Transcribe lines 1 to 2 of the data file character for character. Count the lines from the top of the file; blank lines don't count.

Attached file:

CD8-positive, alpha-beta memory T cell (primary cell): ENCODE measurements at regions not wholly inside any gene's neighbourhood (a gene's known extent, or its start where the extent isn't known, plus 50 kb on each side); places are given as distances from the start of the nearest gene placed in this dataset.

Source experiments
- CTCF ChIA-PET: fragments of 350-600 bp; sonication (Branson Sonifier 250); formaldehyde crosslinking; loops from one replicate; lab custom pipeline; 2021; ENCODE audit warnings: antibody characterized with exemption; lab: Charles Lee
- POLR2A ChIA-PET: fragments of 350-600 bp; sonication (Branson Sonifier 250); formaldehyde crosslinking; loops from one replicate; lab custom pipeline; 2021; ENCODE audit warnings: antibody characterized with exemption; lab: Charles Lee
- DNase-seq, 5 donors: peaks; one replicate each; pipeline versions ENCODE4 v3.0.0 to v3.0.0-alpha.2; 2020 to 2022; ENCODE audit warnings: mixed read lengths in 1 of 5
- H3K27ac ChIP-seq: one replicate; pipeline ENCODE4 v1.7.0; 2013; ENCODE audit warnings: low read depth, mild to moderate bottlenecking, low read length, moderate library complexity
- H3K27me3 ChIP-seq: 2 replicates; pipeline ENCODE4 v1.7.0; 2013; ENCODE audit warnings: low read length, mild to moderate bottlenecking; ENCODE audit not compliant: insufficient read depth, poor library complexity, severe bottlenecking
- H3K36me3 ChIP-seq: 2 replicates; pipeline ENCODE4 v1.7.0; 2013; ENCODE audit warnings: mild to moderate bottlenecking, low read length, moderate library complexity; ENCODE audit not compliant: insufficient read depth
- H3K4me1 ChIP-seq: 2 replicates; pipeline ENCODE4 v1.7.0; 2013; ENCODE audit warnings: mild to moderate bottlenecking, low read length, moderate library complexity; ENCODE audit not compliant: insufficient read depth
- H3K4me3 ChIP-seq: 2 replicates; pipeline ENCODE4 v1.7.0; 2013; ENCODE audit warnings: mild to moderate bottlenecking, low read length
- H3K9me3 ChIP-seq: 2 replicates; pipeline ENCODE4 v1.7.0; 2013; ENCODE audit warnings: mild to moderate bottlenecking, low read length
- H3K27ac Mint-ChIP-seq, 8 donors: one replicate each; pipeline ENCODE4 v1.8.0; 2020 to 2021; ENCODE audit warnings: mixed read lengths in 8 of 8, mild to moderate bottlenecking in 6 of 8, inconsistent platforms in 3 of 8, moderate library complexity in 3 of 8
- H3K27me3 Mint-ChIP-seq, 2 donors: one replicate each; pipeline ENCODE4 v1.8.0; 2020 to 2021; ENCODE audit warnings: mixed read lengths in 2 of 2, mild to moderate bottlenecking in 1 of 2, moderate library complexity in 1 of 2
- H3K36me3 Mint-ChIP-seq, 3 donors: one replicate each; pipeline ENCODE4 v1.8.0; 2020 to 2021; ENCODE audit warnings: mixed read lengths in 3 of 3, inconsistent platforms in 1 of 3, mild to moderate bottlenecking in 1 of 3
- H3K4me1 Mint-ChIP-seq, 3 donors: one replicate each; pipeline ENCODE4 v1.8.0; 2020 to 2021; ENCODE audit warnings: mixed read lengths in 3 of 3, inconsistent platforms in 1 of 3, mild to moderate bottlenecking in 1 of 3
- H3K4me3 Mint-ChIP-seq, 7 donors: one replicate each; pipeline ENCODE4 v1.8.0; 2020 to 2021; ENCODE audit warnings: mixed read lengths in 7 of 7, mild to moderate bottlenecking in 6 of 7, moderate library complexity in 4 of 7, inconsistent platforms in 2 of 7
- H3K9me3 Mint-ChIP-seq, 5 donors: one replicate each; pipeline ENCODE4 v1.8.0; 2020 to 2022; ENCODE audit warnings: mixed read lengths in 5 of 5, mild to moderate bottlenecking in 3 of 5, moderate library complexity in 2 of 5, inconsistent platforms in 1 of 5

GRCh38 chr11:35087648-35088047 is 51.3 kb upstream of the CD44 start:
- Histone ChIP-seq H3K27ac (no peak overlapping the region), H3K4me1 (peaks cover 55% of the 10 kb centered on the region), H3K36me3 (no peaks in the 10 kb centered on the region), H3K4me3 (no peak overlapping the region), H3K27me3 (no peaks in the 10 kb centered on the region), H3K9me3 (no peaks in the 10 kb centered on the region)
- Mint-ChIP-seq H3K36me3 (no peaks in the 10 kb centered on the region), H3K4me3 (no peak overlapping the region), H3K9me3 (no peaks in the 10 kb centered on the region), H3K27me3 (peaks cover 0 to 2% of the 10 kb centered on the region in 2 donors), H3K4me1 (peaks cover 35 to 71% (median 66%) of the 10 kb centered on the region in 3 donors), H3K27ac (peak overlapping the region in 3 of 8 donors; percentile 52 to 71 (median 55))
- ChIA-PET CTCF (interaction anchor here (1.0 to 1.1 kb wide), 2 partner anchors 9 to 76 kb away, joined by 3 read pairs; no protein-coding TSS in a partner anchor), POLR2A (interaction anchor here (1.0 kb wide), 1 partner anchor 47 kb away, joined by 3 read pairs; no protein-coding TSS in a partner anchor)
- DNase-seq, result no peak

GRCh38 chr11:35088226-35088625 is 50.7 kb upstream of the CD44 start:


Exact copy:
CD8-positive, alpha-beta memory T cell (primary cell): ENCODE measurements at regions not wholly inside any gene's neighbourhood (a gene's known extent, or its start where the extent isn't known, plus 50 kb on each side); places are given as distances from the start of the nearest gene placed in this dataset.

Source experiments